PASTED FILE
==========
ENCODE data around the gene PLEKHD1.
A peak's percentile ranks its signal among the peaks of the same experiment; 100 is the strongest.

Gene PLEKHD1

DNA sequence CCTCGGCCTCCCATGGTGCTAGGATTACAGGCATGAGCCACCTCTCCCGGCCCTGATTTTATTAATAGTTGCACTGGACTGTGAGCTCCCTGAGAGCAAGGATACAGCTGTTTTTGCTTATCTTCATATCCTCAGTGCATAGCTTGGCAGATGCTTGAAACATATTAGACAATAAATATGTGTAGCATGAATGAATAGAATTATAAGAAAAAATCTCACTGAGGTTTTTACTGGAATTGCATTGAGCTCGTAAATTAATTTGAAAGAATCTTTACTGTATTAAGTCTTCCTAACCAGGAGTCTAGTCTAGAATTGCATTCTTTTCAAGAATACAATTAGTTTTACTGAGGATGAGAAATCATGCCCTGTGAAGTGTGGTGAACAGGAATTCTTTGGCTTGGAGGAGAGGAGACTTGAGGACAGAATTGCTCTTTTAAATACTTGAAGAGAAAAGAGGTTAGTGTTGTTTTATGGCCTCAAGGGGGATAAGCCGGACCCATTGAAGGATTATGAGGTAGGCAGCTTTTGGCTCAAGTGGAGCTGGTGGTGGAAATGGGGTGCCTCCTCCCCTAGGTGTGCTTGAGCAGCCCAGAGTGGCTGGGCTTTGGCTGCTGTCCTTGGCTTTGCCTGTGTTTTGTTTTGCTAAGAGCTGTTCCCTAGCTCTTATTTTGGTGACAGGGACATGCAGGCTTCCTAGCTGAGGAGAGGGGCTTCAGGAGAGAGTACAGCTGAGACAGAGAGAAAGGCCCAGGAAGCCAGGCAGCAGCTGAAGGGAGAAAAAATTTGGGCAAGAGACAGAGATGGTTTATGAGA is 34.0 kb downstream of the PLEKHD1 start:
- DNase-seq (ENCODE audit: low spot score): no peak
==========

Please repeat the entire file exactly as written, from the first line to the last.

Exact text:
ENCODE data around the gene PLEKHD1.
A peak's percentile ranks its signal among the peaks of the same experiment; 100 is the strongest.

Gene PLEKHD1

DNA sequence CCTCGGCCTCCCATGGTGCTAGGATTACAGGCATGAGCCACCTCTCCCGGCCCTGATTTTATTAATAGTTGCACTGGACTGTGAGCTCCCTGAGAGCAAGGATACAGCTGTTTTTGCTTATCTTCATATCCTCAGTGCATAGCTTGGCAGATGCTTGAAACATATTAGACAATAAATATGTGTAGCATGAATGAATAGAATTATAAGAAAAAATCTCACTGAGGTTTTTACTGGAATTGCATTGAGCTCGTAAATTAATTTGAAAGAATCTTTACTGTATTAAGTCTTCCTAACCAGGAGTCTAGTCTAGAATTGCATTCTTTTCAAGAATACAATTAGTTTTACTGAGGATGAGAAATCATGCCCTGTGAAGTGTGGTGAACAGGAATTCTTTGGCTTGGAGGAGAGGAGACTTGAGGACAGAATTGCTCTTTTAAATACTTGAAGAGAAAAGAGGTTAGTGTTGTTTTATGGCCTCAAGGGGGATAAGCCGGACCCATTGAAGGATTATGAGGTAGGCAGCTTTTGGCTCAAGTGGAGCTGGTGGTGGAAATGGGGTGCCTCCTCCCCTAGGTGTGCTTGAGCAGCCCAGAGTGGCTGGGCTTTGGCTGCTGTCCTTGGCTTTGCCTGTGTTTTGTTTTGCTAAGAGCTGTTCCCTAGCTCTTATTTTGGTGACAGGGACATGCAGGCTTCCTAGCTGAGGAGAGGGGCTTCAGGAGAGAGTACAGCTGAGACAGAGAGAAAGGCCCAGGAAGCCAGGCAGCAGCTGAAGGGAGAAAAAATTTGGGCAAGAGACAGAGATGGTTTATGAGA is 34.0 kb downstream of the PLEKHD1 start:
- DNase-seq (ENCODE audit: low spot score): no peak